According to the Financial Times, US officials are working on revised structure for their investments in banks. Instead of preferred shares that carry a fixed dividend, they’re thinking of turning them into convertible preferred shares that could be converted into equity. The benefit of this would be that if tangible equity ratios fell below a certain point, the Fed could convert their preferred and flood the equity side of the ratio. Also under discussion is a plan to buy toxic assets at below market values and issuing a government security to cover the difference.
Ok. So in order to make the bad debt problems less onerous they’re thinking of ballooning equity to make them seem less onerous per share. This obviously will also directly dilute shareholders. It also moves the government further down on the claims list should a bank go bankrupt – as preferred holders, they get paid before equity shareholders. This would level the field in theory, though in practice I’m sure they’d take what they wanted and no one could do much about it.
The Fed and Treasury have been swapping toxic assets for government securities under revolving agreements via auctions. It’s a temporary arrangement, trying to provide liquidity for illiquid assets so banks can stay afloat. By buying the assets at a discount to market values and making good with government securities, they would be putting in a more permanent structure. It’s an admission that the Fed thinks the credit problems have no short-term fix and that they expect it to take many years to correct. Presumably once the government gets hold of the securities they would try to strong-arm the counterparties to more agreeable terms. In a way, though, that seems impossible. If the government is guaranteeing debt left and right, how can they turn around and devalue any of it? Wouldn’t active devaluation of government-secured debt be like active destruction of the value of the dollar? More than likely, the government would have to sit on these securities ad infinitum.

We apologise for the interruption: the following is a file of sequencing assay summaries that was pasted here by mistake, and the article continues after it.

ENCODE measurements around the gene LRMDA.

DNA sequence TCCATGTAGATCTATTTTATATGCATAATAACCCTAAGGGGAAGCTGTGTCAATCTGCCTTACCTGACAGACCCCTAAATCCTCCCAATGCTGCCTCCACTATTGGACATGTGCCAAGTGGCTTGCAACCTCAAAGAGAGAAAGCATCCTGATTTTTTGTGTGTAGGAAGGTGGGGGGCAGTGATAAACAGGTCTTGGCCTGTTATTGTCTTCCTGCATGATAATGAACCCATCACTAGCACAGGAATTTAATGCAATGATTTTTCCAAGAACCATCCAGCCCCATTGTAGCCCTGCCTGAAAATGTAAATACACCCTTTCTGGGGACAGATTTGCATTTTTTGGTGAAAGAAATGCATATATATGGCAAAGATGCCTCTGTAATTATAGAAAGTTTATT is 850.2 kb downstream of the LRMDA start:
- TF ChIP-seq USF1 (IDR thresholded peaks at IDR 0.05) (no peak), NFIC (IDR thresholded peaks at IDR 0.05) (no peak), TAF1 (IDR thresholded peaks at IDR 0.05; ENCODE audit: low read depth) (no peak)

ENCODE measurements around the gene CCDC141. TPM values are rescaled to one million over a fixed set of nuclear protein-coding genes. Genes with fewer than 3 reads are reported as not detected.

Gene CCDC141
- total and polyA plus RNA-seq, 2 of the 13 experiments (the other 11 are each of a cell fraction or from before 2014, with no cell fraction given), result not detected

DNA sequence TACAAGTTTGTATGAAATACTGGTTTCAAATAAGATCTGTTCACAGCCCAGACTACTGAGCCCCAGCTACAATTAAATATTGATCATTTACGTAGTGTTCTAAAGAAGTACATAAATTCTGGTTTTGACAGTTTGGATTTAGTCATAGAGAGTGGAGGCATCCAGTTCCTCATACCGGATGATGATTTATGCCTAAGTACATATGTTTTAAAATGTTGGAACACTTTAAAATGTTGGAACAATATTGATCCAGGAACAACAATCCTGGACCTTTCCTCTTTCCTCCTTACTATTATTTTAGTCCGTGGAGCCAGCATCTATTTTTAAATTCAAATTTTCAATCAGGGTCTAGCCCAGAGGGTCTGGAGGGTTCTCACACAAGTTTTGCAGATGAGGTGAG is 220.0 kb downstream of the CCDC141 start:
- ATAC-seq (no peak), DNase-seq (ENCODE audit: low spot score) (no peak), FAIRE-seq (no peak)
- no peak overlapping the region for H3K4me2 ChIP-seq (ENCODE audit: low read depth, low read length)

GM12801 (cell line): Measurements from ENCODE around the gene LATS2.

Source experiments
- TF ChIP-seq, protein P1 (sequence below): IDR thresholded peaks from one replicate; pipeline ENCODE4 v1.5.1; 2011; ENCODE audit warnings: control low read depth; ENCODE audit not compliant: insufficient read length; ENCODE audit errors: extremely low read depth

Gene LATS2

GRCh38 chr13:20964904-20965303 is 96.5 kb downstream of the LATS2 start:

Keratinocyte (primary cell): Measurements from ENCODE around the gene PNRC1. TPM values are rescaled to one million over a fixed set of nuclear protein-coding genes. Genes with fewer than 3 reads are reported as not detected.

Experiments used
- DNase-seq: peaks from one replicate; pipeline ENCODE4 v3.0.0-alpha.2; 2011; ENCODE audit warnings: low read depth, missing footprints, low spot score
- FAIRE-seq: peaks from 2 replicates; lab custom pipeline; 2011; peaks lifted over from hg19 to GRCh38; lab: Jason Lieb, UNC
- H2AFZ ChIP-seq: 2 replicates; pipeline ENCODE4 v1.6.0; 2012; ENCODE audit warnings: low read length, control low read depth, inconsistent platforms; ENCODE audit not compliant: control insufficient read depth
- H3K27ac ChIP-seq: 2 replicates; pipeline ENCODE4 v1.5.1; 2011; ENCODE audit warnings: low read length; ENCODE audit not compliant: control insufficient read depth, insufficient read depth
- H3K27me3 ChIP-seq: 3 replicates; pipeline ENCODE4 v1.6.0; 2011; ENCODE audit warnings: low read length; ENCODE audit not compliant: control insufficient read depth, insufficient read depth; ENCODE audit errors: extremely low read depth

I will never like the idea of fighting excess liquidity problems with excess liquidity. It’s gasoline on a fire. I really do want to like one of these plans but it strikes me that its probably impossible.
The way to fix credit problems is through more stringent lending practices and higher down payments. The origination market is moving in that direction… and the pool of eligible borrowers has thinned significantly as a result of higher standards. Businesses and consumers will not invest in markets where they cannot predict a return on investment… and the ability to predict remains stymied for now. This means that not only are businesses cautious about borrowing to expand (there’s plenty that want to borrow to catch up), but that banks will look at borrowers with increasing scrutiny and skepticism. And let’s face it – they’re capped on what they can make anyway because of the securities dilution and the proposed pay caps. Is there any incentive for a banker to take any kind of risk on a loan? There’s no upside and the blank pink slips continue to pile up.